Jacob Ramirez is among that fruit — studying in the seminary and scheduled to be a transitional deacon in two and a half years and then ordained a priest, “God willing,” his brother priest says, in 2022.
“We’re being open and honest (at the seminary) about the abuse issue with dialogue among our brothers, spiritual directors and faculty,” Jacob said. “Some of us are fasting along with abstinence and penance on behalf of the needs of the Church.”
As part of his apostolic ministry, Jacob is teaching RCIA at St. Jerome Catholic Church. “People are still enrolling and wanting to become Catholic by the grace of God,” he said.
Although inspired by his uncle and brother and growing up in a family where prayer and faith played important roles, it wasn’t until his senior year of college that Jacob opened himself up to the idea of priesthood.
“In 2009, at Texas Tech University, I was at a Sacrament of Reconciliation when I heard a call from God, actually a priest, who planted the seed to ‘consider the priesthood,’” he said.
Jacob said he was surprised about his personal calling and began teaching at Catholic schools, including two years of Spanish at St. Rose of Lima Catholic School. He continued his discernment, prayed, sought counsel through clergy, found a spiritual director and eventually decided to apply to seminary.
“I realized how blessed I am because I’ve grown closer to God and have come to a better understanding of myself as a man of God,” Jacob said.
But that doesn’t mean he doesn’t have fun. He and several fellow seminarians formed a band in which he plays guitar and they recently performed at the Revention Music Center as part of the Fifth Annual Concert for Life.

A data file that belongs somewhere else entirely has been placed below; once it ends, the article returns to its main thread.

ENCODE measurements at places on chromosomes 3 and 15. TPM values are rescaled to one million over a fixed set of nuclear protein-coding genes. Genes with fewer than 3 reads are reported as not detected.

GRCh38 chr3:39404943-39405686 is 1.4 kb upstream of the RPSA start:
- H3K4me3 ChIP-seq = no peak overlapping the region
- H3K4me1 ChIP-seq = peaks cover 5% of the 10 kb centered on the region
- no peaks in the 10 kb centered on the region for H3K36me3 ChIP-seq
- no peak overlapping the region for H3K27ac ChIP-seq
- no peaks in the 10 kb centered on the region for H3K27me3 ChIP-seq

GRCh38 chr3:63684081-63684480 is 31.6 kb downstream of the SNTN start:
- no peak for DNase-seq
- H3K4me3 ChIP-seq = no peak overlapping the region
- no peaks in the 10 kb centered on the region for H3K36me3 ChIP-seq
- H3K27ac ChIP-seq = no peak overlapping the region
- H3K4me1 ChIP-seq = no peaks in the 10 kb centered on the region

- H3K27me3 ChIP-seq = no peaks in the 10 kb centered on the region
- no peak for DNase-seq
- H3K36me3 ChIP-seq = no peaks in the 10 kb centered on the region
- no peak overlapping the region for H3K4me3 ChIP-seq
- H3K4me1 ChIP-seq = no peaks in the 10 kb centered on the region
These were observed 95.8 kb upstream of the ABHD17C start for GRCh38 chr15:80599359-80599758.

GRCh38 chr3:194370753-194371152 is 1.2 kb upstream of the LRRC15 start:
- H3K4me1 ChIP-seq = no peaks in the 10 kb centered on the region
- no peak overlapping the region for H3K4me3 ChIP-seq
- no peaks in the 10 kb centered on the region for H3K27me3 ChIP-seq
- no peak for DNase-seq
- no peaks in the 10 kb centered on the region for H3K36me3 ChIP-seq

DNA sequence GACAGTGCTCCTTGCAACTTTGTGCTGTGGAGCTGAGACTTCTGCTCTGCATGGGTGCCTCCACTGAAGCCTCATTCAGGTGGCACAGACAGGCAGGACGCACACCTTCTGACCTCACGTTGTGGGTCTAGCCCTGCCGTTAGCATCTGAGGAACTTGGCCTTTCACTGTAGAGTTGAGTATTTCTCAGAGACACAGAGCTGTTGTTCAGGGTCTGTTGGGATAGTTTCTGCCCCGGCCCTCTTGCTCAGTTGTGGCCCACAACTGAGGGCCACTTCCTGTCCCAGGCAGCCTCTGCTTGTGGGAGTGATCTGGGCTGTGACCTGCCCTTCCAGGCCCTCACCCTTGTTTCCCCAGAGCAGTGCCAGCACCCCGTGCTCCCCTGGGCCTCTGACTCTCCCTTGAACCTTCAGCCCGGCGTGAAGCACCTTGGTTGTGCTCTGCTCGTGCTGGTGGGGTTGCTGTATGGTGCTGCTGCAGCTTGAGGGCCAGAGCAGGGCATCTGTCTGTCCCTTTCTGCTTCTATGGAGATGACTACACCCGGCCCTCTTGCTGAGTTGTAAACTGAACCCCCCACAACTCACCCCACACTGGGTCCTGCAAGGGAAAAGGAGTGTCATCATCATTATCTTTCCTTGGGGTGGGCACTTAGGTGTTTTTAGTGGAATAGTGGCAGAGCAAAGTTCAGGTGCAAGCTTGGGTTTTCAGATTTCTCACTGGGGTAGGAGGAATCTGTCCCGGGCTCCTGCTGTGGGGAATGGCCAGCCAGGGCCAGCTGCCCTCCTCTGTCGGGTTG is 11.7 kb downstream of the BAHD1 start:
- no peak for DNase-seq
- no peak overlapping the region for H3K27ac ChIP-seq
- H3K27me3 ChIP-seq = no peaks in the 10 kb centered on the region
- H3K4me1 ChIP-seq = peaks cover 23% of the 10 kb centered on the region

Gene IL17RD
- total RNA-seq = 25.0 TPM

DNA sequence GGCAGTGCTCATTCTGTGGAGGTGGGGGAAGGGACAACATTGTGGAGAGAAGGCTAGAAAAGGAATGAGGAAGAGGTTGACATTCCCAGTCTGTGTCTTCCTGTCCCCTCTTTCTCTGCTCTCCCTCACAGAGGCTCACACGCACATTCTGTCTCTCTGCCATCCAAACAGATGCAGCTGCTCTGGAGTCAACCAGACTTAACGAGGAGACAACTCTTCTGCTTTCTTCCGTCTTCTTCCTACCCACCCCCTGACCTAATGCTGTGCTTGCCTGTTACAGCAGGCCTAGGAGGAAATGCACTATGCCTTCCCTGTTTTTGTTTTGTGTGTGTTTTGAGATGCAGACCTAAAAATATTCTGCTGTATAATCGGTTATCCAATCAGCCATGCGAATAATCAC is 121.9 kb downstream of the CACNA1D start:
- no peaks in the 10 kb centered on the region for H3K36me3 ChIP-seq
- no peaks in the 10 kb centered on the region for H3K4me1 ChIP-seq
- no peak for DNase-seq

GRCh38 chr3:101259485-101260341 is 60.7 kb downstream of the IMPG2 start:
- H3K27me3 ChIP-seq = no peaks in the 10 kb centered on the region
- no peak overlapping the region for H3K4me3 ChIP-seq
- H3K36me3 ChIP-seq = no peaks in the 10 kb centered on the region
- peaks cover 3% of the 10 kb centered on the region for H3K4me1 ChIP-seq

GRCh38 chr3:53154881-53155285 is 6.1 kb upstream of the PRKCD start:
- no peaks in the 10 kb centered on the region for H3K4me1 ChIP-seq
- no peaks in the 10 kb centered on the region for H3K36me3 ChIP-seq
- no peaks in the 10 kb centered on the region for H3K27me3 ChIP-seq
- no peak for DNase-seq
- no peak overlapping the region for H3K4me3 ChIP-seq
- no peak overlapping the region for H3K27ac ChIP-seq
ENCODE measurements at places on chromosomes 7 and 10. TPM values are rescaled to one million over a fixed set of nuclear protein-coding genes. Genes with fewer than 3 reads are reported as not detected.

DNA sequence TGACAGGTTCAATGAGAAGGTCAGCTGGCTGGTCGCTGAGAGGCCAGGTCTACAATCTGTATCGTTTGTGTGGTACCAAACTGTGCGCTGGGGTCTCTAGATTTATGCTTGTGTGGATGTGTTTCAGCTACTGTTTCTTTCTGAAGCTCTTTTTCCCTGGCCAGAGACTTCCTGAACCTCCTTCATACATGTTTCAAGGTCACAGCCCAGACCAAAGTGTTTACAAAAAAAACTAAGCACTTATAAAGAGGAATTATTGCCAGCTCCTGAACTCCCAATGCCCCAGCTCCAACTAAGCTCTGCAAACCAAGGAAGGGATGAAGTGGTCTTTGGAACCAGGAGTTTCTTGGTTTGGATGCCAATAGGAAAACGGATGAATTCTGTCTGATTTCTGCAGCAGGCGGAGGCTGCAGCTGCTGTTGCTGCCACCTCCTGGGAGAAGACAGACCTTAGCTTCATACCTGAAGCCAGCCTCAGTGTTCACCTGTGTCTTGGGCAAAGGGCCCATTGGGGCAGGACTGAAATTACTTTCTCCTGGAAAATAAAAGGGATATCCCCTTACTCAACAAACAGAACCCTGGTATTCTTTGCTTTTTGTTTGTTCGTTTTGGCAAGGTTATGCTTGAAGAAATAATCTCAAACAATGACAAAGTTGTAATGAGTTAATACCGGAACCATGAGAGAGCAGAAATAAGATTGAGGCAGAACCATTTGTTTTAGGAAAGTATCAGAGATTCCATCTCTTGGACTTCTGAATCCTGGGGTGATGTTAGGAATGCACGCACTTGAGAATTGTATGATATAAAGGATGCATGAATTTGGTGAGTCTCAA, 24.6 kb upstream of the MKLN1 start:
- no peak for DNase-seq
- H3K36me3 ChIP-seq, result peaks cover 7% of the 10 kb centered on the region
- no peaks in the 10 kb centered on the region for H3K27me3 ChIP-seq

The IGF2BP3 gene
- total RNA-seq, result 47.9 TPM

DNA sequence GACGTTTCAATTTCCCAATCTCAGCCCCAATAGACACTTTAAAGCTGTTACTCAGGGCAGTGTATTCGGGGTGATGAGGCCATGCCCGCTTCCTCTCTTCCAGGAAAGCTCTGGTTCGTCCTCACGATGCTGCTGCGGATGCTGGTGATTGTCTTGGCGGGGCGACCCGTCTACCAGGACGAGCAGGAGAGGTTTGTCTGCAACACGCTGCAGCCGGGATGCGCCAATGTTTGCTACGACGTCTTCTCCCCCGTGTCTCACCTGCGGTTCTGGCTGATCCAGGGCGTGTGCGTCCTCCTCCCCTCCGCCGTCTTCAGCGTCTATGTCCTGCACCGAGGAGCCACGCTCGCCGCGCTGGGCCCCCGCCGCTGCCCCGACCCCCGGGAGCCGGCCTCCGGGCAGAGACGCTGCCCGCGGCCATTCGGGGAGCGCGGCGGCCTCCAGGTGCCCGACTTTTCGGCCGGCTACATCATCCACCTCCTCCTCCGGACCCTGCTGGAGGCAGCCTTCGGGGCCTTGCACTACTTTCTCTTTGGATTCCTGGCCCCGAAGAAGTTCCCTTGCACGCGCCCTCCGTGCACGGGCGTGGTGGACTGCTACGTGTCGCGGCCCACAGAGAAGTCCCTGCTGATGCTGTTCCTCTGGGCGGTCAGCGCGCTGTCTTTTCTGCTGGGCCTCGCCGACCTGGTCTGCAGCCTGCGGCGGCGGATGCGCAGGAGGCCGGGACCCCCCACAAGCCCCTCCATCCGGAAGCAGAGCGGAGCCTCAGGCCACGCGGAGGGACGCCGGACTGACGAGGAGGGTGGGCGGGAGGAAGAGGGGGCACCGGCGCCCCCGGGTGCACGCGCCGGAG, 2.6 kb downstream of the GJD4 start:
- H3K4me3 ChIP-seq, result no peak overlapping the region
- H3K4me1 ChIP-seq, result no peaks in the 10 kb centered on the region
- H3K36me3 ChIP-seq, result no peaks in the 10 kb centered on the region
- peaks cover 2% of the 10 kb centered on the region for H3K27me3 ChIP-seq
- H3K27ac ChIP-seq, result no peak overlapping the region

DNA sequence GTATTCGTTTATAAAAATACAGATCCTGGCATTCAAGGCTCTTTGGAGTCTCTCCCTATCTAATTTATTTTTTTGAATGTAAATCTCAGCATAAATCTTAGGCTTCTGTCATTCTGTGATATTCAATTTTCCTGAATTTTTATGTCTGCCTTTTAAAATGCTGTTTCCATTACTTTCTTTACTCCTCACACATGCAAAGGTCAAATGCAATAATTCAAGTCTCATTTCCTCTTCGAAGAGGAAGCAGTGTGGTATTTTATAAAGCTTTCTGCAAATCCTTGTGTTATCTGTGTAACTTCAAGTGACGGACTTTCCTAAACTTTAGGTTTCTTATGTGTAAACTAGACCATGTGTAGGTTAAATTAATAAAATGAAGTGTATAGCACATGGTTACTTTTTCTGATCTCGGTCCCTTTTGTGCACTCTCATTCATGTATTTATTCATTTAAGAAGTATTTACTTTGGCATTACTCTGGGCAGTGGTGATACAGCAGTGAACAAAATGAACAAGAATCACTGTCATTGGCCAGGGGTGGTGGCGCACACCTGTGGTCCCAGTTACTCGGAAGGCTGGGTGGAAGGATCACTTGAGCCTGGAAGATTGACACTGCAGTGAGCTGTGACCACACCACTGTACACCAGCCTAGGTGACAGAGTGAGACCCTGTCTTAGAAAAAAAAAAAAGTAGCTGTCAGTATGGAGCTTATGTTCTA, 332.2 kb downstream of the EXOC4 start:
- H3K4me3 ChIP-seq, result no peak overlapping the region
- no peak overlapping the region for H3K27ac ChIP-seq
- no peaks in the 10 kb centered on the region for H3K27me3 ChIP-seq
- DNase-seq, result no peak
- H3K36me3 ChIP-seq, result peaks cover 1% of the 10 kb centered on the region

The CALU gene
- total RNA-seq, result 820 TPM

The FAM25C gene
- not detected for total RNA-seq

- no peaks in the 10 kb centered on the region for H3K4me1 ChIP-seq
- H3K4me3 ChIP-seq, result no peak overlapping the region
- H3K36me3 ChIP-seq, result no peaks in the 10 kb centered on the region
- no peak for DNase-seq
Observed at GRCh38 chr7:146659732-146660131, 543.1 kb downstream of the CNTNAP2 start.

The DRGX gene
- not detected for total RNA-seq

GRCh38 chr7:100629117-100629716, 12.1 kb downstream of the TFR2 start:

Before the Bishop’s recent installation in California, Bishop Cantú also enjoyed a vacation with Father Nicolas — visiting a family in Ecuador who had befriended and hosted the bishop when he had previously studied there.
Bishop Cantú was born in Houston, the fifth of eight children, five boys and three girls, of parents Ramiro and Maria de Jesus Cantú, natives of small towns near Monterrey, Mexico.
He attended Holy Name Catholic School and St. Thomas High School. After receiving his masters in Divinity and in Theological Studies from the University of St. Thomas in Houston, he taught there. In his priestly career, Bishop Cantú was first assigned as parochial vicar at St. Christopher Catholic Church and served as pastor at Holy Name Catholic Church, the parish of his own Baptism.
As bishop, he also served on several committees of the U.S. Conference of Catholic Bishops, and traveled around the world to represent those committees as he visited churches in the most troubled areas of the Middle East, Africa, Latin America and Asia.
When Bishop Cantú addressed the V Encuentro at the end of September, he arrived exhausted from being in the midst of transitioning as bishop of Las Cruces, New Mexico, and traveling to become Coadjutor Bishop of San José.
While at Encuentro, he attended the special dinner that the bishops organized specifically for young adults in anticipation of the Synod on “Young People, the Faith and Vocational Discernment.”
Describing that night, Bishop Cantú said, “I’m packed up, in transition. I have no house, no car, no keys. I’m going directly to San José. When I arrived (at Encuentro), I was so tired. But listening to the young people around the table is what fed my soul.”
His family of many vocations continue to feed countless souls.